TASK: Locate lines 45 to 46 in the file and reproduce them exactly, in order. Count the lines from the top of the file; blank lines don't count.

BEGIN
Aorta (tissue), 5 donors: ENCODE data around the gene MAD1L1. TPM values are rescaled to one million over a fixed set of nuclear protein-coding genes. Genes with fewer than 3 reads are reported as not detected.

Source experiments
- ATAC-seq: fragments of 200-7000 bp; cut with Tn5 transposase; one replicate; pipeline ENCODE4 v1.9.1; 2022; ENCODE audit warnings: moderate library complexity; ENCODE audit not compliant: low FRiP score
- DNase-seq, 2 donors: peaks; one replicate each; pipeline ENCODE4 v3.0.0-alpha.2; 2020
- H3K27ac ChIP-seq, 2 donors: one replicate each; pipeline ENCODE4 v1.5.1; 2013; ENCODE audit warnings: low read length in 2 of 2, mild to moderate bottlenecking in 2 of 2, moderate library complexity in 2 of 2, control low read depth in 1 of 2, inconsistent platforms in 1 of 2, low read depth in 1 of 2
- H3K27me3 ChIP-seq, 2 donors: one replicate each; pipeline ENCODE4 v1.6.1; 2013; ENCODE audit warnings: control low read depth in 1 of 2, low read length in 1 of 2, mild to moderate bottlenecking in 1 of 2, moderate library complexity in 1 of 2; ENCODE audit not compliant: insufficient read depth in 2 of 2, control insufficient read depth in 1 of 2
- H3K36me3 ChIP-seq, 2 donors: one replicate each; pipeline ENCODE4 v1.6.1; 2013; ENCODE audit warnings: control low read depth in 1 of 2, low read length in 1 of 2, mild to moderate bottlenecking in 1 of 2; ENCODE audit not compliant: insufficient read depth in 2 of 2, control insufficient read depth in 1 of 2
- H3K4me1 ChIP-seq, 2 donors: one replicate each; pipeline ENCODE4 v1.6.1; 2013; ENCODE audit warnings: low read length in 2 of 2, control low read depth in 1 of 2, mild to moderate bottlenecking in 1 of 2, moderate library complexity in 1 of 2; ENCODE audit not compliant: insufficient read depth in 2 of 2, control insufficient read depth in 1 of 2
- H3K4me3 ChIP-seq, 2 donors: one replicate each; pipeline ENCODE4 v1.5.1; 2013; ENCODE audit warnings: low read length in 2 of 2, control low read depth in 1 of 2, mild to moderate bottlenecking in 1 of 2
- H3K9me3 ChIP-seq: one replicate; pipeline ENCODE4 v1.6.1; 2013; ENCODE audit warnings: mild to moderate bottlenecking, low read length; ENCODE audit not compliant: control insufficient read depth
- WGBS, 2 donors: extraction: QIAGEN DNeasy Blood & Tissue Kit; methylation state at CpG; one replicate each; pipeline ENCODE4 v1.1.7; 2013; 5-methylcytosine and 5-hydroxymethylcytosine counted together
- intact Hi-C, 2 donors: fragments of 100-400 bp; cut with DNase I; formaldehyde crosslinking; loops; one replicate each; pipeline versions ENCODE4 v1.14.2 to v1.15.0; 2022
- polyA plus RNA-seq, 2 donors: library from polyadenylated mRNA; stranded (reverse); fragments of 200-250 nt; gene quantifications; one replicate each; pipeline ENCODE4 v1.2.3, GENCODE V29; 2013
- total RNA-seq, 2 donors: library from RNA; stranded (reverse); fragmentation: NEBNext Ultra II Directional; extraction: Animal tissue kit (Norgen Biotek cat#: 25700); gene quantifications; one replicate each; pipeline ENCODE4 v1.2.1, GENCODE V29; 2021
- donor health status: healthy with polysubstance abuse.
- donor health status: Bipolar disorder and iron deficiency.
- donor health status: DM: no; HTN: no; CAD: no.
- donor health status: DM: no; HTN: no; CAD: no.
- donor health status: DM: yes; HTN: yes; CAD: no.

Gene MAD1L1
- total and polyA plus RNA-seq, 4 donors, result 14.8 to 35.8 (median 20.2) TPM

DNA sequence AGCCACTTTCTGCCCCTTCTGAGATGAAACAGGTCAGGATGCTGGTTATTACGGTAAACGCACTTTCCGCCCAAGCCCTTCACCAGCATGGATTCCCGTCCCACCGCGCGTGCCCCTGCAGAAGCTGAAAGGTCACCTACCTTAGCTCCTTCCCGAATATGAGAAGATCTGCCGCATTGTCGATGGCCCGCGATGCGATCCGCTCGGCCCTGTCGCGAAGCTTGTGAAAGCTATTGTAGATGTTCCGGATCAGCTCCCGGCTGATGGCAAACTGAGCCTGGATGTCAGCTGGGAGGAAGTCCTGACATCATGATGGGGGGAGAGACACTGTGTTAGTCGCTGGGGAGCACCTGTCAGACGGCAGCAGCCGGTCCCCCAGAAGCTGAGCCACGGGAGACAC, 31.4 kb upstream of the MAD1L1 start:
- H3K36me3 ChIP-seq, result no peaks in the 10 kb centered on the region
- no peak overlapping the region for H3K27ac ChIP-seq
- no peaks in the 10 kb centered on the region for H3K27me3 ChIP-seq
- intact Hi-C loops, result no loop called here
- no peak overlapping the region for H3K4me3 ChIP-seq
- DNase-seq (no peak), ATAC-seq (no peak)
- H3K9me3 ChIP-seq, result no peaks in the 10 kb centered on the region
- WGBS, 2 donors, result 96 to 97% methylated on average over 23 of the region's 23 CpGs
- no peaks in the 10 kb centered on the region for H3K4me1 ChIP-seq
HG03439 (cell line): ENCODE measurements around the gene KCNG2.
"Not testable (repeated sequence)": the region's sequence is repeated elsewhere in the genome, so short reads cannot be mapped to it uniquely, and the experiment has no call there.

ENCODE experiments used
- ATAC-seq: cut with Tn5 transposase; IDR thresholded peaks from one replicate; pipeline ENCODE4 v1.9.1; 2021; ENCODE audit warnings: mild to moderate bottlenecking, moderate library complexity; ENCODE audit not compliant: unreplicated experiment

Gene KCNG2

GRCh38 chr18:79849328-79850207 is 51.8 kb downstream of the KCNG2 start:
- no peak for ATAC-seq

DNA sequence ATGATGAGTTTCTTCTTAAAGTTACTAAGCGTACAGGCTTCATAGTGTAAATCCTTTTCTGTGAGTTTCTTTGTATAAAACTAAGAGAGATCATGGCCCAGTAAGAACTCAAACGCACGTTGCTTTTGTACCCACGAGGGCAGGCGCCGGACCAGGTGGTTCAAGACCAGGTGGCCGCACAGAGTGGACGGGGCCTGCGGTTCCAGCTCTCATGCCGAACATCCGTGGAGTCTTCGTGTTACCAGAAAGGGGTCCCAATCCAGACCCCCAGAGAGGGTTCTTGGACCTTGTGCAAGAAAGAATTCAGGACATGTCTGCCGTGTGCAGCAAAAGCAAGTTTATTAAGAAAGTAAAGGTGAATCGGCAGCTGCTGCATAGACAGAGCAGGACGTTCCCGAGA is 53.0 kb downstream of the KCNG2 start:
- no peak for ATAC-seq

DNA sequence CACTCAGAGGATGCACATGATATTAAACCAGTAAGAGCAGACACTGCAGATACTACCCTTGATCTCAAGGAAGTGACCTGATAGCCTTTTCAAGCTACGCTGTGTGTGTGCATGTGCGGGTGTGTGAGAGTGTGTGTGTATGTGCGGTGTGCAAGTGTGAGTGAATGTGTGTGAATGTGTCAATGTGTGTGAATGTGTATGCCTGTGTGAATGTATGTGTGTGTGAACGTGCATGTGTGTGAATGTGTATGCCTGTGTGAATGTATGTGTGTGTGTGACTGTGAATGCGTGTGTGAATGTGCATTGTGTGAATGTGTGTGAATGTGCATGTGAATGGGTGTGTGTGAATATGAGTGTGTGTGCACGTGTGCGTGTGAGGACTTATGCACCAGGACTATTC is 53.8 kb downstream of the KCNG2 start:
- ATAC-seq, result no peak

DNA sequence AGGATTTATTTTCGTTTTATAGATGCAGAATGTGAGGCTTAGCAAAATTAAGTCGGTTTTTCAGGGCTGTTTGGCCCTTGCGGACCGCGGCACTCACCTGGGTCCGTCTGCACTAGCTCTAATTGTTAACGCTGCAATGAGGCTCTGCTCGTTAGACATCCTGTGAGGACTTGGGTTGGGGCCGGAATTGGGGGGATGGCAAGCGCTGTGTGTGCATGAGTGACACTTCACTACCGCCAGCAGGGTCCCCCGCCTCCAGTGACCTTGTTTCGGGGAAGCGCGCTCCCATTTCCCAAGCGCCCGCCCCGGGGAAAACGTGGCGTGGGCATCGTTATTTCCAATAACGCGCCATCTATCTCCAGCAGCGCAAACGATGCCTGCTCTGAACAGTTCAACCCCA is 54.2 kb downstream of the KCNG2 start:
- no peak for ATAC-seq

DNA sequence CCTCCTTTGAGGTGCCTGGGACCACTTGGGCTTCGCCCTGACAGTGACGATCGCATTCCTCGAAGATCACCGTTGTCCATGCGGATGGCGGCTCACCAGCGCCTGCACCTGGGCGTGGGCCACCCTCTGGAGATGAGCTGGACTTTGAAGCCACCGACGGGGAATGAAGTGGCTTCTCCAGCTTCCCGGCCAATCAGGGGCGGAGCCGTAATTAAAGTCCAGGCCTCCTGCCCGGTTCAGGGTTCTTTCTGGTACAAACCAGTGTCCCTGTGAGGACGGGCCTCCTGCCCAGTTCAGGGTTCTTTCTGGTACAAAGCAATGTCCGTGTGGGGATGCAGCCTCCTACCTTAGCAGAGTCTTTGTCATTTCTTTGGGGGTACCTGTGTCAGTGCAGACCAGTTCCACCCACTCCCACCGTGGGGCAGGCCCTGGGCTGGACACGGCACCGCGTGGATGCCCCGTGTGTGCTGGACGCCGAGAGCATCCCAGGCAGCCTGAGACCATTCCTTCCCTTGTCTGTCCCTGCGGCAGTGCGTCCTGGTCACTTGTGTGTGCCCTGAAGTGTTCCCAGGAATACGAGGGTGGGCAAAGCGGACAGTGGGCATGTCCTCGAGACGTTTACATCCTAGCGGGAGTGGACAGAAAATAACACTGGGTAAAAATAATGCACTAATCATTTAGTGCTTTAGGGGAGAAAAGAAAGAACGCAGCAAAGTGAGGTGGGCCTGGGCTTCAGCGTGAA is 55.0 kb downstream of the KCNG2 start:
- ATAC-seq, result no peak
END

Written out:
DNA sequence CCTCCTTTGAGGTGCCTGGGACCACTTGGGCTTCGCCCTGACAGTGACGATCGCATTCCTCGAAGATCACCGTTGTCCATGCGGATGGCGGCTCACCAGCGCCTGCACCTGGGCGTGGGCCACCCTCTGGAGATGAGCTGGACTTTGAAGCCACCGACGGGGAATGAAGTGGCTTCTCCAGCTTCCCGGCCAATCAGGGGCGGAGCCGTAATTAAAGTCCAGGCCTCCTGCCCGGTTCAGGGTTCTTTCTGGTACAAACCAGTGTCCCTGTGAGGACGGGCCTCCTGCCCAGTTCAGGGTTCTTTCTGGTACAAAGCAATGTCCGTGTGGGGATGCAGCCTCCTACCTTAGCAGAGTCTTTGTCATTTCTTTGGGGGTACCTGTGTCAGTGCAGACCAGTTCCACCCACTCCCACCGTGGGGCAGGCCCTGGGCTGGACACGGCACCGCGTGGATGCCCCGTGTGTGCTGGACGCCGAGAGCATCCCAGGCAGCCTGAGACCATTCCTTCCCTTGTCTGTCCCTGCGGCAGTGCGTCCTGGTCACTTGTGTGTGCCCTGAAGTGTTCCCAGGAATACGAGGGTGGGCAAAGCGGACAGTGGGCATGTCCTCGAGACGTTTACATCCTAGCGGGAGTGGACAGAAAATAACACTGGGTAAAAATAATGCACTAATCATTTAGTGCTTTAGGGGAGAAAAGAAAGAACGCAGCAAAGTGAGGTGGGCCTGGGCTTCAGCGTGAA is 55.0 kb downstream of the KCNG2 start:
- ATAC-seq, result no peak